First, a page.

Wednesday, July 27, 2011

Book Review: Emile Zola's The Fortune of the Rougons

I think of myself as a pretty adventurous reader, so it’s surprising how often I realize I’ve never read a single book by a well-known author. I am not participating in the Paris in July Challenge, but a number of my blogging buddies are, so I’ve been enjoying a raft of reviews of French literature lately – and my limitations in that area are becoming apparent to me. For instance, after reading a fine review of Emile Zola’s Germinal by Karen at Books and Chocolate, I racked my brain trying to remember anything I’d read by Zola. I came up with nothing.

This led to an internet search, which led to Zola’s sweeping Rougon-Macquart epic, which led to the first novel in the twenty-book series, The Fortune of the Rougons. Since I generally prefer to begin at the beginning, and the title was available for Kindle, I decided to download it. Once I opened it up, I absolutely could not put it down!

Some background: The Rougon-Macquart novels tell the story of one family with two branches, one legitimate (the Rougons) and one illegitimate (the Macquarts), all descended from the same wealthy but unstable heiress, Adelaide Fouque. In the 20 novels of the series, Zola used France’s Second Republic as a kind of “incubator” for his ideas about evolution, and explored the impact of both predisposition and environment on various characters in the family line. In the first book, Zola sets up the “nature” elements of the book, by giving the Rougon and Macquart families particular traits, some distinct because of their different fathers, some overlapping because of they share the same mother.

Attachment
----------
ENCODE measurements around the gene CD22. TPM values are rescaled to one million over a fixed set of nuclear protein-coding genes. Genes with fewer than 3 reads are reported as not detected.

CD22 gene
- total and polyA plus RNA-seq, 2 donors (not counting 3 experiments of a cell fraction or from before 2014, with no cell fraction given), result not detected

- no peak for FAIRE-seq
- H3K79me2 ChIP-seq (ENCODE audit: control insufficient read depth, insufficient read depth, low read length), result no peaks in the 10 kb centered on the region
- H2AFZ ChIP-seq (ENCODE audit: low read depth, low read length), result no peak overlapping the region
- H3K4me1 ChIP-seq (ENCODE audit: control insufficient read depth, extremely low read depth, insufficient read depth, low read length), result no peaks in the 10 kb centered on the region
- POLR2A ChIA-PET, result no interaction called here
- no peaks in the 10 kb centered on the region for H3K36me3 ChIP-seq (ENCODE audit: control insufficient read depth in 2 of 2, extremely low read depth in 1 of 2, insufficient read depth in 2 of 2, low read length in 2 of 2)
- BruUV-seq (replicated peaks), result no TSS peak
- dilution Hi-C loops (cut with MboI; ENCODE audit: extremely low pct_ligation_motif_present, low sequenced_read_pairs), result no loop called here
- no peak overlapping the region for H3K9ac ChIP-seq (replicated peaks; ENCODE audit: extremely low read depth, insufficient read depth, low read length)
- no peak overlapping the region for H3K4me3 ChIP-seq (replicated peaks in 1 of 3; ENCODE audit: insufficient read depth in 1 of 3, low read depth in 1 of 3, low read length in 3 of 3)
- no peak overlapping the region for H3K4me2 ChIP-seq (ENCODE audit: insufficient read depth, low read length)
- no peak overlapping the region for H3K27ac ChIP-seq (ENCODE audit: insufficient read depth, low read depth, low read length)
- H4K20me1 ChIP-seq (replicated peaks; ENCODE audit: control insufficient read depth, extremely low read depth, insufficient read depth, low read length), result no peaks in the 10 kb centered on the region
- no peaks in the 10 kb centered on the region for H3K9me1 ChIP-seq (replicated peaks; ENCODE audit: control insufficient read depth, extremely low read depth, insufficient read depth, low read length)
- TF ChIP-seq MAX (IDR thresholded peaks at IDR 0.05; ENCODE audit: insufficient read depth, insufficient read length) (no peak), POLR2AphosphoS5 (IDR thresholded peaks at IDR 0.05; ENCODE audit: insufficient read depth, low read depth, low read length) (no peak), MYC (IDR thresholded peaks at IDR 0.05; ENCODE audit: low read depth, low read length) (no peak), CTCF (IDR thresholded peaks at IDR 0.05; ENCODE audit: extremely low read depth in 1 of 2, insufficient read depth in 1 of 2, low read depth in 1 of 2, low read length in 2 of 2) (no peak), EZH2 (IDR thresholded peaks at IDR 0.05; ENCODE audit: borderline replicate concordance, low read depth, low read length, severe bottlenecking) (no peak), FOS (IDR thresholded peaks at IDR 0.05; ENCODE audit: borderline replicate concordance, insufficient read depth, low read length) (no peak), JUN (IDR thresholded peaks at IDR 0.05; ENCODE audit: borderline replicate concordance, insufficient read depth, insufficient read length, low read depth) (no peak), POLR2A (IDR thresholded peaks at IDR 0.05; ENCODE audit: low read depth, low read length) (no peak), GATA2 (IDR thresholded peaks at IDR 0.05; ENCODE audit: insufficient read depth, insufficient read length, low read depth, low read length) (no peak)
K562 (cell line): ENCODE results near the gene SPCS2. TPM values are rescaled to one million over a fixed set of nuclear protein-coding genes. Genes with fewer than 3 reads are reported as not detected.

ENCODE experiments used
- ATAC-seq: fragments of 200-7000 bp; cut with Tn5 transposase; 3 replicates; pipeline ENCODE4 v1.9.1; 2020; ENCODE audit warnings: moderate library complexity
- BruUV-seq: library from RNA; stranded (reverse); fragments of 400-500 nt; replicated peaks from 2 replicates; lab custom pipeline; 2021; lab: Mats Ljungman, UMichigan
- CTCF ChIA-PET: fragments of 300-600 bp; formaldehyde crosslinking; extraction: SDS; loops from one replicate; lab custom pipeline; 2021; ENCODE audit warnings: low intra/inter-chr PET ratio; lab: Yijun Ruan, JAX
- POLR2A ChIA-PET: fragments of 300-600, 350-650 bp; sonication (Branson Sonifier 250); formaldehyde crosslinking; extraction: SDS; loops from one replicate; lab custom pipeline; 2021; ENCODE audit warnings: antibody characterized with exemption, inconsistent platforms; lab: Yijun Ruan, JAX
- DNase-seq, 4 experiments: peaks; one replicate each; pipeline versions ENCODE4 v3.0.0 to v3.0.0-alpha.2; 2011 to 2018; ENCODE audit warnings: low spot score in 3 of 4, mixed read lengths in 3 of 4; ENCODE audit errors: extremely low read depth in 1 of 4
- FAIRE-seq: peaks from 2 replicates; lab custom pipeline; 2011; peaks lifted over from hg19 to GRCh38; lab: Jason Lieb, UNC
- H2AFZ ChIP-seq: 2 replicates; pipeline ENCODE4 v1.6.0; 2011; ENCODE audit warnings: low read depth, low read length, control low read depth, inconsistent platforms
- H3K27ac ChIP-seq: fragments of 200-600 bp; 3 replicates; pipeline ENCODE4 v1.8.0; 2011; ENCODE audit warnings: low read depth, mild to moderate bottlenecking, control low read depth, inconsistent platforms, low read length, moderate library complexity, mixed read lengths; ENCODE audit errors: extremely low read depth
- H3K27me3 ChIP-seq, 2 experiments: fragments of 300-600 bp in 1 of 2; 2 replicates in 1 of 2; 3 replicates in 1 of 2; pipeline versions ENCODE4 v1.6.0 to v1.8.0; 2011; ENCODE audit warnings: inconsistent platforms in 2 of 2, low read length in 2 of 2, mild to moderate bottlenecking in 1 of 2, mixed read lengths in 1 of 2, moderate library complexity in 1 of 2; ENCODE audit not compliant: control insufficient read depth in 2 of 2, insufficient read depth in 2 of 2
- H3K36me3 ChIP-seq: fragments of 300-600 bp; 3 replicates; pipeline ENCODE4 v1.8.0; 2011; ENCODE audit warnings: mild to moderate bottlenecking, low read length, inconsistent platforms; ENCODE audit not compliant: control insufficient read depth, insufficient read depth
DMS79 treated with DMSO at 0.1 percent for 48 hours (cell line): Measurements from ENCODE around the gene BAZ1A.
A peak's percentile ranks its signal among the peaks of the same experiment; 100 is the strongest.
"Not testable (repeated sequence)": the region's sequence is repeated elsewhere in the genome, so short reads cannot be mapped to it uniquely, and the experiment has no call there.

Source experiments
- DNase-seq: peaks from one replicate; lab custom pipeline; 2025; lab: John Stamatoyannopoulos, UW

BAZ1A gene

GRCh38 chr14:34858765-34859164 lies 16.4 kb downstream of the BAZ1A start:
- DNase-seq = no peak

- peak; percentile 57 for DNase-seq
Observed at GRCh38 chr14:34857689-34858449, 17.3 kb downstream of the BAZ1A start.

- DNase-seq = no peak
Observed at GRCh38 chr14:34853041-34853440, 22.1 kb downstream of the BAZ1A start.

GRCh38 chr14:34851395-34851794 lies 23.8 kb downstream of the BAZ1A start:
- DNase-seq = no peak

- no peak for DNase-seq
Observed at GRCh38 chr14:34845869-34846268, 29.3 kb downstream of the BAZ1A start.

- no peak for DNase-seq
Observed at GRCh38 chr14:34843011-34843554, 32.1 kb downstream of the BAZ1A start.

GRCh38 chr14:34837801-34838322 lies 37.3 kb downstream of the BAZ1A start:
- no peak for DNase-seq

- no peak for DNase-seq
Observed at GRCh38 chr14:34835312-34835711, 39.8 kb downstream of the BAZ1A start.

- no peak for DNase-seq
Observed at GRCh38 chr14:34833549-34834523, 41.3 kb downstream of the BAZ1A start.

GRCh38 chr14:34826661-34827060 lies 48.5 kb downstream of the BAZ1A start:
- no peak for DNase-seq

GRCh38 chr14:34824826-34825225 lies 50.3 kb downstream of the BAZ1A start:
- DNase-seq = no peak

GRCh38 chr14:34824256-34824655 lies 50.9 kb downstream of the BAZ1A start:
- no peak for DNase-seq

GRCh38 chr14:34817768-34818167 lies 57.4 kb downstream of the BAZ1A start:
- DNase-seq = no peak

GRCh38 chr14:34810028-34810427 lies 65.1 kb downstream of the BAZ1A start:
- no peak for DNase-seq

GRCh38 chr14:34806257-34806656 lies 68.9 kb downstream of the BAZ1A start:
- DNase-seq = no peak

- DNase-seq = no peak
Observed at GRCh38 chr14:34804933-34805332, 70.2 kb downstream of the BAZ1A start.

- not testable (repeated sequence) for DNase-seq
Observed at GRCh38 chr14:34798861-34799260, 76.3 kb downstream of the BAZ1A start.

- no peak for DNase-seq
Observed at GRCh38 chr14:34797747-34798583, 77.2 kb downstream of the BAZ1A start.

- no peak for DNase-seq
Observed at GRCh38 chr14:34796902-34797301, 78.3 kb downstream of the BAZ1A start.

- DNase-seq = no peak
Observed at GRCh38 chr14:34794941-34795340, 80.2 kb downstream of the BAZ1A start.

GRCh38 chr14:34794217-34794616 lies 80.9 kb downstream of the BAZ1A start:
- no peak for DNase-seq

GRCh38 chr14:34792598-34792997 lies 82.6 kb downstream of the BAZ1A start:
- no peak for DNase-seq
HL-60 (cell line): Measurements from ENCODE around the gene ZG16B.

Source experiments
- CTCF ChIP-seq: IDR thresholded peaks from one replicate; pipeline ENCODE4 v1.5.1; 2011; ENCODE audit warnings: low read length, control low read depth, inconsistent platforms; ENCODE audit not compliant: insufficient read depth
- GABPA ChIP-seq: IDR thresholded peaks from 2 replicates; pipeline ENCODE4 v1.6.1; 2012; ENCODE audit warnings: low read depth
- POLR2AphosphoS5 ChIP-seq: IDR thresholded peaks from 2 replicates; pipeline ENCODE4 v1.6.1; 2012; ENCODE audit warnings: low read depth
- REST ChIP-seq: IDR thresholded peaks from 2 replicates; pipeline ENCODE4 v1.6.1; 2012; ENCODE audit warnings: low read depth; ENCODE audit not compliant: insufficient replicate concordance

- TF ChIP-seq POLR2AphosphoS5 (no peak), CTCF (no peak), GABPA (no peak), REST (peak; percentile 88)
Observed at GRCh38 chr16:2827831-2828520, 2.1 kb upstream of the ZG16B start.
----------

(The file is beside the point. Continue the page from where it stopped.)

More character study than chronicle, the narration moves about in time, starting at the birth of the Second Republic in 1852, but near the end of the book’s action, with the love story of Silvere and Miette. Silvere is a grandson of Adelaide’s and a staunch Republican, urged on by his bitter uncle, Antoine Macquart. Antoine blames his wealthy half-brother, Pierre Rougon, for disinheriting him and causing all his troubles – and he isn’t completely wrong in that regard. Zola creates characters of great depth and complexity, showing how their personal traits, social circumstances and decisions have brought them to that critical moment in the history of both the family and the nation:
There are some situations which benefit only persons of bad repute. These lay the foundations of their fortune where men of better position and more influence would never dare to risk theirs…The game was too risky. There was no one among the middle classes of Plassans who cared to play it except the Rougons, whose ungratified longings urged them on to extreme measures. Kindle location 1272

Not all of the books in the cycle are currently available in English translation, and some of the translations that do exist were censored for what was considered a more puritanical audience. I have read a lot of criticism of the translation I read, by Vizetelly, but I thoroughly enjoyed it. I will be looking for even better translations for the other books, either in English or in Spanish – I now want to read them all!

So 2011 is the summer I fell in love with Zola. I hope I can participate in Paris in July next year! If you have any suggestions for what my next Rougon-Macquart novel should be, let me know!